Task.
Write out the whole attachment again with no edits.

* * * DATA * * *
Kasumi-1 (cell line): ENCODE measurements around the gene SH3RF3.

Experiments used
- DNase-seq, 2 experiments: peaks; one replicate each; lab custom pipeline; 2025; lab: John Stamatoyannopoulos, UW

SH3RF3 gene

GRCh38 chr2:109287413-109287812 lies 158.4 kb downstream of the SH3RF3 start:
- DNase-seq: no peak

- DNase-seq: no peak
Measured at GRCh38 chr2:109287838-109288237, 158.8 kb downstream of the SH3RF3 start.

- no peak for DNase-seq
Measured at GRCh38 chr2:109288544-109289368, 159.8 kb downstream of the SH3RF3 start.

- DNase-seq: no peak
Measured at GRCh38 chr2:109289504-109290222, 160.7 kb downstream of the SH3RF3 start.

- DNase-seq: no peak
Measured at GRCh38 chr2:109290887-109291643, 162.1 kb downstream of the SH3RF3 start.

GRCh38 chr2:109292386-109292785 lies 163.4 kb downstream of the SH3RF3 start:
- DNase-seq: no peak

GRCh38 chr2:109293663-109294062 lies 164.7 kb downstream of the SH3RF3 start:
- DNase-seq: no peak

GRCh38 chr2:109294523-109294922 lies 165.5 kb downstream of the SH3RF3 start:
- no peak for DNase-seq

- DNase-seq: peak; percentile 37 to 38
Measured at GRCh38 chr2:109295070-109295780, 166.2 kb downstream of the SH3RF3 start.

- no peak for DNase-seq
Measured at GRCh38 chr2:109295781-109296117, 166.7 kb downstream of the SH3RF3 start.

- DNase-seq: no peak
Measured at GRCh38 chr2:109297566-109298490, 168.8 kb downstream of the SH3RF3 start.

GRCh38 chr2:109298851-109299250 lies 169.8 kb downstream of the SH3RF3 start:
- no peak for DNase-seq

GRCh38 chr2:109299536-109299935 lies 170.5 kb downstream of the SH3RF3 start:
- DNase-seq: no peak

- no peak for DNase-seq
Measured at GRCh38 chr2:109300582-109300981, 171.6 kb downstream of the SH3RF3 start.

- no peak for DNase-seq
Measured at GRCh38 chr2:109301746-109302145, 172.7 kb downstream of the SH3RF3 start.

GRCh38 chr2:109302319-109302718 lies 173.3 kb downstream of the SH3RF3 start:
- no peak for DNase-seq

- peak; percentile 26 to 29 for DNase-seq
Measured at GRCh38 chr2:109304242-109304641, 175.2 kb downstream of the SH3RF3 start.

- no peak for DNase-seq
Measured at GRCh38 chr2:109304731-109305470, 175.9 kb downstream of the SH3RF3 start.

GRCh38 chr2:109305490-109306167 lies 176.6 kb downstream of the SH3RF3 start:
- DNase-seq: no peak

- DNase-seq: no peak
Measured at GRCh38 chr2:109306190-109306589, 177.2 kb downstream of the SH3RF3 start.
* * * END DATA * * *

Kasumi-1 (cell line): ENCODE measurements around the gene SH3RF3.

Experiments used
- DNase-seq, 2 experiments: peaks; one replicate each; lab custom pipeline; 2025; lab: John Stamatoyannopoulos, UW

SH3RF3 gene

GRCh38 chr2:109287413-109287812 lies 158.4 kb downstream of the SH3RF3 start:
- DNase-seq: no peak

- DNase-seq: no peak
Measured at GRCh38 chr2:109287838-109288237, 158.8 kb downstream of the SH3RF3 start.

- no peak for DNase-seq
Measured at GRCh38 chr2:109288544-109289368, 159.8 kb downstream of the SH3RF3 start.

- DNase-seq: no peak
Measured at GRCh38 chr2:109289504-109290222, 160.7 kb downstream of the SH3RF3 start.

- DNase-seq: no peak
Measured at GRCh38 chr2:109290887-109291643, 162.1 kb downstream of the SH3RF3 start.

GRCh38 chr2:109292386-109292785 lies 163.4 kb downstream of the SH3RF3 start:
- DNase-seq: no peak

GRCh38 chr2:109293663-109294062 lies 164.7 kb downstream of the SH3RF3 start:
- DNase-seq: no peak

GRCh38 chr2:109294523-109294922 lies 165.5 kb downstream of the SH3RF3 start:
- no peak for DNase-seq

- DNase-seq: peak; percentile 37 to 38
Measured at GRCh38 chr2:109295070-109295780, 166.2 kb downstream of the SH3RF3 start.

- no peak for DNase-seq
Measured at GRCh38 chr2:109295781-109296117, 166.7 kb downstream of the SH3RF3 start.

- DNase-seq: no peak
Measured at GRCh38 chr2:109297566-109298490, 168.8 kb downstream of the SH3RF3 start.

GRCh38 chr2:109298851-109299250 lies 169.8 kb downstream of the SH3RF3 start:
- no peak for DNase-seq

GRCh38 chr2:109299536-109299935 lies 170.5 kb downstream of the SH3RF3 start:
- DNase-seq: no peak

- no peak for DNase-seq
Measured at GRCh38 chr2:109300582-109300981, 171.6 kb downstream of the SH3RF3 start.

- no peak for DNase-seq
Measured at GRCh38 chr2:109301746-109302145, 172.7 kb downstream of the SH3RF3 start.

GRCh38 chr2:109302319-109302718 lies 173.3 kb downstream of the SH3RF3 start:
- no peak for DNase-seq

- peak; percentile 26 to 29 for DNase-seq
Measured at GRCh38 chr2:109304242-109304641, 175.2 kb downstream of the SH3RF3 start.

- no peak for DNase-seq
Measured at GRCh38 chr2:109304731-109305470, 175.9 kb downstream of the SH3RF3 start.

GRCh38 chr2:109305490-109306167 lies 176.6 kb downstream of the SH3RF3 start:
- DNase-seq: no peak

- DNase-seq: no peak
Measured at GRCh38 chr2:109306190-109306589, 177.2 kb downstream of the SH3RF3 start.